• Y-Site Compatibility: acyclovir, alfentanil, allopurinol, amifostine, amikacin, aminocaproic acid, aminophylline, amiodarone, amphotericin B cholesteryl, amphotericin B colloidal, amphotericin B liposome, ampicillin, ampicillin/sulbactam, anidulafungin, atracurium, aztreonam, bivalirudin, bleomycin, bumetanide, buprenorphine, butorphanol, calcium chloride, calcium gluconate, carboplatin, caspofungin, cafazolin, cefoperazone, cefotaxime, cefotetan, cefoxitin, ceftazidime, ceftriaxone, cefuroxime, chlorpromazine, cimetidine, ciprofloxacin, cisatracurium, cisplatin, clindamycin, codeine, cyclosporine, cytarabine, dactinomycin, daptomycin, dexamethasone, dexmedetomidine, dexrazoxane, digoxin, diltiazem, dipehnhydramine, dobutamine, docetaxel, dolasetron, dopamine, doripenem, doxacurium, doxorubicin, doxorubicin liposome, doxycycline, droperidol, enalaprilat, ephedrine, epinephrine, epirubicin, ertapenem, erythroycin, esmolol, etoposide, etoposide phosphate, famotidine, fenoldopam, fentanyl, filgrastim, fluconazole, fludarabine, fluorouracil, foscarnet, fosphenytoin, furosemide, ganciclovir, gemcitabine, gentamicin, granisetron, haloperidol, heparin, hetastarch, hydrocortisone, hydromorphone, idarubicin, imipenem/cilastatin, insulin, isoproterenol, ketorolac, labetalol, leucovorin, levofloxacin, levorphanol, lidocaine, linezolid, lorazepam, magnesium sulfate, mannitol, melphalan, meperidine, meropenem, mesna, methohexital, methylprednisolone, metoclopramide, metoprolol, metronidazole, midazolam, milrinone, mitoxantrone, morphine, nalbuphine, naloxone, nesiritide, nitroglycerin, nitroprusside, norepinephrine, octreotide, ondansetron, oxaliplatin, paclitaxel, palonosetron, pancuronium, pemetrexed, pentamidine, pentobarbital, phenobarbital, phenylephrine, piperacillin/tazobactam, potassium chloride, procainamide, prochlorperazine, promethazine, propofol, propranolol, quinupristin/dalfopristin, ranitidine, remifentanil, rocuronium, sargramostim, sodium acetate, sodium bicarbonate, sodium phosphates, succinylcholine, sufentanil, tacrolimus, teniposide, theophylline, thiopental, thiotepa, ticarcillin/clavulanate, tigecycline, tirofiban, tobramycin, topotecan, trastuzumab, trimethoprim/sulfamethoxazole, vancomycin, vecuronium, verapamil, vinblastine, vincristine, vinorelbine, voriconazole, zidovudine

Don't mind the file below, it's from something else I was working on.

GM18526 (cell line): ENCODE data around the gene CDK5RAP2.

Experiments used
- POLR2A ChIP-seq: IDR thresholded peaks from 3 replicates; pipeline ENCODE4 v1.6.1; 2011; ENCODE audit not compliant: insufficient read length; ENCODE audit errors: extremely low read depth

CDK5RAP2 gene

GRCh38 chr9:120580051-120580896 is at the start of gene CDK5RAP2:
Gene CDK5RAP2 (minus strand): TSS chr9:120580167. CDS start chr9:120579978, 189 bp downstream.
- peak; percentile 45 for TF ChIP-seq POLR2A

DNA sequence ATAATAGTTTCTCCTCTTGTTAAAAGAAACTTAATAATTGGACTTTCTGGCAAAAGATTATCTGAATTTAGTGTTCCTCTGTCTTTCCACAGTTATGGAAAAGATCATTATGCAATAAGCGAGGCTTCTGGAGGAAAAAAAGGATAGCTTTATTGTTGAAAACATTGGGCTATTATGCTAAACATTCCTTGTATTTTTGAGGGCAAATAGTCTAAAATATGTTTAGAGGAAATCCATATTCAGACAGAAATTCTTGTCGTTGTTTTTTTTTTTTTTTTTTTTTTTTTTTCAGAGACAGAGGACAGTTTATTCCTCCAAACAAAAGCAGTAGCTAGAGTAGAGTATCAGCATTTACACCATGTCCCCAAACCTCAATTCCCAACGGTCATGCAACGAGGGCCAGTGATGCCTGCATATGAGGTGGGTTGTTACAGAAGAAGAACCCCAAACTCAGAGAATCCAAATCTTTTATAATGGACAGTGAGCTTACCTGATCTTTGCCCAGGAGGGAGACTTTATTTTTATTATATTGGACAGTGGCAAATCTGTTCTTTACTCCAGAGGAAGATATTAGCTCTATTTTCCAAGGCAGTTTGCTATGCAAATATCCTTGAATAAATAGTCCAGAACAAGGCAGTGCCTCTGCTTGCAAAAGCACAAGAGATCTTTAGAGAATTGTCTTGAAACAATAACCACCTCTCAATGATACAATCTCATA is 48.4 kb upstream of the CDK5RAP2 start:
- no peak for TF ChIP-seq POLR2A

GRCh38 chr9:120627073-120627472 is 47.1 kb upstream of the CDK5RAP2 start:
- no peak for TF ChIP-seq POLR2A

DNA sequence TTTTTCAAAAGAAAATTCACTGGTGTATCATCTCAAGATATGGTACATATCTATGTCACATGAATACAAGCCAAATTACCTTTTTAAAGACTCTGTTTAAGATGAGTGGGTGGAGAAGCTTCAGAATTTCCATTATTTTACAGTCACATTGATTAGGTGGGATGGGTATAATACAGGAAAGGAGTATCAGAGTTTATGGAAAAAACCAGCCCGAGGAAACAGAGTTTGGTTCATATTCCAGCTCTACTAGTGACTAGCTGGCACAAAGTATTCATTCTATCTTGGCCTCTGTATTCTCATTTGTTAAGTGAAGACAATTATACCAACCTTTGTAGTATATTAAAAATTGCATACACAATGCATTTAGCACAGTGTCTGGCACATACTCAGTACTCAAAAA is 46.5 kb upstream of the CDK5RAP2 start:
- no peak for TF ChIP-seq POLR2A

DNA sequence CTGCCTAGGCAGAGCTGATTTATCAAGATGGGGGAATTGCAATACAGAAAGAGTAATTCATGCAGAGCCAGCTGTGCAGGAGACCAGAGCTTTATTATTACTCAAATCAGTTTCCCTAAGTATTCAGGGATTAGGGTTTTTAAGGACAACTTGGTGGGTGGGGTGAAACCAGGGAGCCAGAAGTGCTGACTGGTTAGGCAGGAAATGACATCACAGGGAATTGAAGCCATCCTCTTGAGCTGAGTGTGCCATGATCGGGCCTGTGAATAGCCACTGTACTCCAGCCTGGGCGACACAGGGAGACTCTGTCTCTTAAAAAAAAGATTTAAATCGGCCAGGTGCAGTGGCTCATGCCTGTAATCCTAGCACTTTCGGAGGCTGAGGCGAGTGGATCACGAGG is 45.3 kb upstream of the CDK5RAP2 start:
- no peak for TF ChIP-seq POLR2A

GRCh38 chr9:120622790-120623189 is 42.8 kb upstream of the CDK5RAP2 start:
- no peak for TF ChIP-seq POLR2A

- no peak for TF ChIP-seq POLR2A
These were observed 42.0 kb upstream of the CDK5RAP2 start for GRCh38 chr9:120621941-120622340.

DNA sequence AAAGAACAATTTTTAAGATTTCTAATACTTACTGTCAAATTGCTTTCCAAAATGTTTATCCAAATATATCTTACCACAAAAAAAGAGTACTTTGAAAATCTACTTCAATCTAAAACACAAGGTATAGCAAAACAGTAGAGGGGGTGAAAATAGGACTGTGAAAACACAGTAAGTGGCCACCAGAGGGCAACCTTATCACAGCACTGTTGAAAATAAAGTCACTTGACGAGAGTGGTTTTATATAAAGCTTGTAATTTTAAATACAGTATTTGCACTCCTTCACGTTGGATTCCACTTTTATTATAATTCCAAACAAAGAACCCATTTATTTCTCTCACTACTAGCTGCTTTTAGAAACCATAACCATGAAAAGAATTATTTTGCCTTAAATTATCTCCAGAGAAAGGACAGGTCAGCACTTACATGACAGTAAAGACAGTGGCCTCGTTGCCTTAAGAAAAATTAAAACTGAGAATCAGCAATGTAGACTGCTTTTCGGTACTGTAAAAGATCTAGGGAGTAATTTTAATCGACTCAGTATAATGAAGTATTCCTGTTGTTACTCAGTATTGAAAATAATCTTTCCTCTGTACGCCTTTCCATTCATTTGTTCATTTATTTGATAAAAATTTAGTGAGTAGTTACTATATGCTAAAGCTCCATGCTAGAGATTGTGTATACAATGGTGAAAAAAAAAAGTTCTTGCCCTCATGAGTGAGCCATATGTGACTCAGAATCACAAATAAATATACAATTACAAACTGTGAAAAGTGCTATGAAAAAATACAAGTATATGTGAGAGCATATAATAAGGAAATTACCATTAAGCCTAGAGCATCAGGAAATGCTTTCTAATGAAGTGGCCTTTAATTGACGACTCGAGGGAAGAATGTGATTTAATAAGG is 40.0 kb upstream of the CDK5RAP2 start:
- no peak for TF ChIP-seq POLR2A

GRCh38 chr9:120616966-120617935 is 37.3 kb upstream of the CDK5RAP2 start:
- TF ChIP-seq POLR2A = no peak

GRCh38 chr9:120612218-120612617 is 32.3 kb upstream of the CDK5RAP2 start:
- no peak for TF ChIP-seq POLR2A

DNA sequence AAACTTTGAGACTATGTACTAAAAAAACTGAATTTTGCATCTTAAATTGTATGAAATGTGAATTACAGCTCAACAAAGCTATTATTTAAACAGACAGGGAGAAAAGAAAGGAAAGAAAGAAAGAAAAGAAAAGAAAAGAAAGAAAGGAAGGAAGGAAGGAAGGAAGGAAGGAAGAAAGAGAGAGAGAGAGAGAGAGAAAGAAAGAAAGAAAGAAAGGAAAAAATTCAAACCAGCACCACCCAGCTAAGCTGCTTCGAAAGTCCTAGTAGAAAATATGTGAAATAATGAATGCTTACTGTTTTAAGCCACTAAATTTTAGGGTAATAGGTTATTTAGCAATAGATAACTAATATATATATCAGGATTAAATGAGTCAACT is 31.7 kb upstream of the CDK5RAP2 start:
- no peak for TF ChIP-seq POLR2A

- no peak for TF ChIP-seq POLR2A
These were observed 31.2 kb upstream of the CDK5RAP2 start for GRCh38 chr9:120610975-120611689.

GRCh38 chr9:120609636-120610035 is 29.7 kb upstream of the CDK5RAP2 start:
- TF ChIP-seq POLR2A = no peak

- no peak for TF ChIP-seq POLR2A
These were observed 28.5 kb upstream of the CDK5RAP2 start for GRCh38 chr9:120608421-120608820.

• Y-Site Incompatibility: cefepime, diazepam, methotrexate, pantoprazole, phenytoin, potassium phosphates
  • Additive Compatibility: carboplatin, cisplatin, epirubicin, etoposide, fluorouracil, mesna

Patient/Family Teaching

  • Emphasize need for adequate fluid intake throughout therapy. Patient should void frequently to decrease bladder irritation from metabolites excreted by the kidneys. Notify health care professional immediately if hematuria is noted.
  • Instruct patient to drink at least 8 glasses of water/day during and for 3 days after completion of therapy.
  • Instruct patient to notify health care professional promptly if fever; chills; cough; hoarseness; sore throat; signs of infection; lower back or side pain; painful or difficult urination; bleeding gums; bruising; petechiae; blood in urine, stool, or emesis; or confusion occurs.
  • Caution patient to avoid crowds and persons with known infections. Instruct patient to use soft toothbrush and electric razor and to avoid falls. Patients should also be cautioned not to drink alcoholic beverages or to take products containing aspirin or NSAIDs, as these may precipitate GI hemorrhage.
  • Review with patient the need for contraception during therapy.
  • Discuss with patient the possibility of hair loss. Explore methods of coping.
  • Advise patient to consult health care professional before taking any Rx, OTC, or herbal products.
  • Instruct patient not to receive any vaccinations without advice of health care professional; ifosfamide may decrease antibody response to and increase risk of adverse reactions from live-virus vaccines.

Evaluation/Desired Outcomes

  • Decrease in size or spread of malignant germ cell testicular carcinoma.
Drug Guide, © 2015 Farlex and Partners